DID YOU KNOW?  -- Three years before the 1995 Srebrenica Genocide, Serbs torched Bosniak villages and killed at least 3,166 Bosniaks around Srebrenica. In 1993, the UN described the besieged situation in Srebrenica as a "slow-motion process of genocide." In July 1995, Serbs forcibly expelled 25,000 Bosniaks, brutally raped many women and girls, and systematically killed 8,000+ men and boys (DNA confirmed).

12 May, 2007


"We can for the first time say that the 8,000—maybe more but certainly not less missing from Srebrenica is accurate." Source: The International Commission on Missing Persons (ICMP)


Mass graves are still turning up on the killing fields of Bosnia. Behind the ongoing battle to identify who the bodies are and how many people really died there.

By Ginanne Brownell
Newsweek [Republished for Fair Use Only. ]

The genocidal massacres of Srebrenica took place more than a decade ago, but Kathryne Bomberger relives them every day. As the director general of the International Commission on Missing Persons (ICMP), Bomberger spends a good portion of her days visiting mass graves. Another grim stop: the Podrinje Identification Project (PIP) in Tuzla, Bosnia. Specially built to house recovered remains of Srebrenica victims, it is filled from floor to ceiling with body bags and thousands of bones.

There are also poignant personal items like clothing, photos and, in one instance, a handwritten German-Bosnian dictionary. Bosnian and international anthropologists and archaeologists extract DNA and use ante-mortem reports from family members to identify which skull goes with which arm. It’s a painstakingly long process—and one that Bomberger says is only half done. For the ICMP, Srebrenica is only one part of a story of missing people across the globe—the organization has used its specialized technology to identify remains from the 2004 Indian Ocean tsunami and from Hurricane Katrina in New Orleans. Bomberger, who hails from the U.S. state of Virginia, spoke to NEWSWEEK’s Ginanne Brownell from the ICMP headquarters in Sarajevo about how far the group's work has come and how far it still has to go. Excerpts:

NEWSWEEK: There has always been controversy about just how many people have gone missing in the Balkans. What are the numbers according to your DNA findings?

Kathryne Bomberger: From the region there were 40,000 missing overall, which includes Croatia and Kosovo. Of that number, about 30,000 were missing from Bosnia. We can for the first time say that the 8,000—maybe more but certainly not less—missing from Srebrenica is accurate. We can tell this based on the rate of blood-sample collection. You have to collect at least three different family members’ blood samples for every missing person. The 85,000 blood samples [collected so far] accounts for 28,000 different individuals missing from the conflict.

What do you say to those who claim the numbers are exaggerated?

Using DNA has proved to be an invaluable tool in providing truth regarding these disputed events. In 1999 we had hit a brick wall in making identifications—if there was no body there was no crime. After [former U.S. secretary of State] Madeleine Albright said [the United States] had satellite photos showing mass graves, the perpetrators went out and dug the bodies and moved them. We found one body in four different locations 50km [30 miles] apart. So we went to the families and said, “We are not sure if [DNA] is going to work but work with us and we will try.” We had to educate them about this DNA. We had to mount a huge campaign to take blood samples. We had to build a lab, and it was not until 2002 that we had a functioning process. We made our first DNA match of a 15-year-old boy from Srebrenica in 2001. So since that time to today we have made 12,000 DNA identifications of individuals in a five-year time span with over 1,000 for Thailand, 1,000 for the Balkan region and 9,000 for Bosnia. Of the 9,000 DNA matches, 4,174 of them relate to Srebrenica.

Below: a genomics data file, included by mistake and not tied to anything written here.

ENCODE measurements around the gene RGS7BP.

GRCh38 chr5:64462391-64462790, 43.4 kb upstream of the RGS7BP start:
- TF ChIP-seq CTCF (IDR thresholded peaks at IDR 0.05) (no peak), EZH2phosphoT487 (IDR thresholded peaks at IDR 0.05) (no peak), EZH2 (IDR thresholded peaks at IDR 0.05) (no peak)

How much longer will this process take in Bosnia?

We hope by 2010 to assist in 9,000 to 10,000 DNA identifications—bringing the total to 20,000. A lot of people were identified before using DNA, so by 2010 probably most everybody will be accounted for. This is unique in history—we are a political organization that uses science as a tool to help find people. DNA proves that in this politically charged environment, where mass graves are political land mines being misused for political gain, we can provide concrete accurate evidence of what did happen.

Every year the graves keep popping up. Last year there were three exhumed with thousands of cases. How many graves do you expect to find this year?

Photo Credits: Archived bone samples of Srebrenica massacre victims in ICMP's center in Tuzla Maybe three. [Since the end of the war] I would say about 500 or so mass graves have been discovered. We are hoping that the implementation of the national Missing Persons Institute this year, which will require that the abolition of the two separate offices in the two separate entities of Republica Srpska and the Federation [of Bosnia and Herzegovina], will merge to a national structure. [It] will create for the first time a unified list of missing persons.

Though Srebrenica makes news in Bosnia almost every day, the rest of the world seems to have forgotten what happened here. Does that depress you?

It just reinforces the work that you have to do and to getting it right. Dealing with the past is important for the future, so we need to document these atrocities and give a record of what happened. What you are ultimately hoping for—stupid us—is that it does not happen again. And of course it is happening again in Sudan.

Published by Newsweek on May 11th, 2007:
Digging Up the Secrets of the Dead. Republished for Fair Use Only [Educational / Non-Commercial purposes]. Photo credits for Archived Bone Samples in ICMP's Center in Tuzla -from ICMP web site.